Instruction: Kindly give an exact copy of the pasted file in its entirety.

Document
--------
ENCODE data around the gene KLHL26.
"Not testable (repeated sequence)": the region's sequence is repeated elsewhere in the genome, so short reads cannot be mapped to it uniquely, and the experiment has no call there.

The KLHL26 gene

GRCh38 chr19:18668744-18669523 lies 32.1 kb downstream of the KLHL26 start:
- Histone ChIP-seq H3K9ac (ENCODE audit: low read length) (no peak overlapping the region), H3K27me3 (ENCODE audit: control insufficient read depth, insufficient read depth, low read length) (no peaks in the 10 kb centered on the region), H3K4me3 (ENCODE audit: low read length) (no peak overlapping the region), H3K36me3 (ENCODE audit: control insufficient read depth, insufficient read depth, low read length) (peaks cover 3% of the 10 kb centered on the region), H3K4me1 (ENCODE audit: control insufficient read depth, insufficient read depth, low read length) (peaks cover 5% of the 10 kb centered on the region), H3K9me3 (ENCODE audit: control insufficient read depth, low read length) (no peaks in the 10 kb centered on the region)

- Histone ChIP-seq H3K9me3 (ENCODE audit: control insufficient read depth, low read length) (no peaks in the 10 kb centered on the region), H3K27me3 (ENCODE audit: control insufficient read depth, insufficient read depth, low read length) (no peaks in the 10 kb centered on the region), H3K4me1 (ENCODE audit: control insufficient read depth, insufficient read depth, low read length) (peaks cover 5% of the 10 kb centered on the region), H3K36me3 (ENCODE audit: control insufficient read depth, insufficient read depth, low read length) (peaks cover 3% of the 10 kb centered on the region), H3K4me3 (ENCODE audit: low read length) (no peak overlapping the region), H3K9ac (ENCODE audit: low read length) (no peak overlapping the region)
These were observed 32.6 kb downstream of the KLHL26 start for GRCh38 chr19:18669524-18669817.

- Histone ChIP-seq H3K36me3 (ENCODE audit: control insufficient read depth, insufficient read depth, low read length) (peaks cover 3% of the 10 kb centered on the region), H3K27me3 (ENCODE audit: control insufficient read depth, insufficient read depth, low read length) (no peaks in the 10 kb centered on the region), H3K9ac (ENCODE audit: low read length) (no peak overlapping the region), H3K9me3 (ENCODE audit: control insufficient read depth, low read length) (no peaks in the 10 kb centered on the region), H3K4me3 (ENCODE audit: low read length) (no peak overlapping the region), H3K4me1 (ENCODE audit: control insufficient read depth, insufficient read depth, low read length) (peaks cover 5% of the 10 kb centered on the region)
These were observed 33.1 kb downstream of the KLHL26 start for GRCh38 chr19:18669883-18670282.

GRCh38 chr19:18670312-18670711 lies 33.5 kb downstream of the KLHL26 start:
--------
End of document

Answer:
ENCODE data around the gene KLHL26.
"Not testable (repeated sequence)": the region's sequence is repeated elsewhere in the genome, so short reads cannot be mapped to it uniquely, and the experiment has no call there.

The KLHL26 gene

GRCh38 chr19:18668744-18669523 lies 32.1 kb downstream of the KLHL26 start:
- Histone ChIP-seq H3K9ac (ENCODE audit: low read length) (no peak overlapping the region), H3K27me3 (ENCODE audit: control insufficient read depth, insufficient read depth, low read length) (no peaks in the 10 kb centered on the region), H3K4me3 (ENCODE audit: low read length) (no peak overlapping the region), H3K36me3 (ENCODE audit: control insufficient read depth, insufficient read depth, low read length) (peaks cover 3% of the 10 kb centered on the region), H3K4me1 (ENCODE audit: control insufficient read depth, insufficient read depth, low read length) (peaks cover 5% of the 10 kb centered on the region), H3K9me3 (ENCODE audit: control insufficient read depth, low read length) (no peaks in the 10 kb centered on the region)

- Histone ChIP-seq H3K9me3 (ENCODE audit: control insufficient read depth, low read length) (no peaks in the 10 kb centered on the region), H3K27me3 (ENCODE audit: control insufficient read depth, insufficient read depth, low read length) (no peaks in the 10 kb centered on the region), H3K4me1 (ENCODE audit: control insufficient read depth, insufficient read depth, low read length) (peaks cover 5% of the 10 kb centered on the region), H3K36me3 (ENCODE audit: control insufficient read depth, insufficient read depth, low read length) (peaks cover 3% of the 10 kb centered on the region), H3K4me3 (ENCODE audit: low read length) (no peak overlapping the region), H3K9ac (ENCODE audit: low read length) (no peak overlapping the region)
These were observed 32.6 kb downstream of the KLHL26 start for GRCh38 chr19:18669524-18669817.

- Histone ChIP-seq H3K36me3 (ENCODE audit: control insufficient read depth, insufficient read depth, low read length) (peaks cover 3% of the 10 kb centered on the region), H3K27me3 (ENCODE audit: control insufficient read depth, insufficient read depth, low read length) (no peaks in the 10 kb centered on the region), H3K9ac (ENCODE audit: low read length) (no peak overlapping the region), H3K9me3 (ENCODE audit: control insufficient read depth, low read length) (no peaks in the 10 kb centered on the region), H3K4me3 (ENCODE audit: low read length) (no peak overlapping the region), H3K4me1 (ENCODE audit: control insufficient read depth, insufficient read depth, low read length) (peaks cover 5% of the 10 kb centered on the region)
These were observed 33.1 kb downstream of the KLHL26 start for GRCh38 chr19:18669883-18670282.

GRCh38 chr19:18670312-18670711 lies 33.5 kb downstream of the KLHL26 start: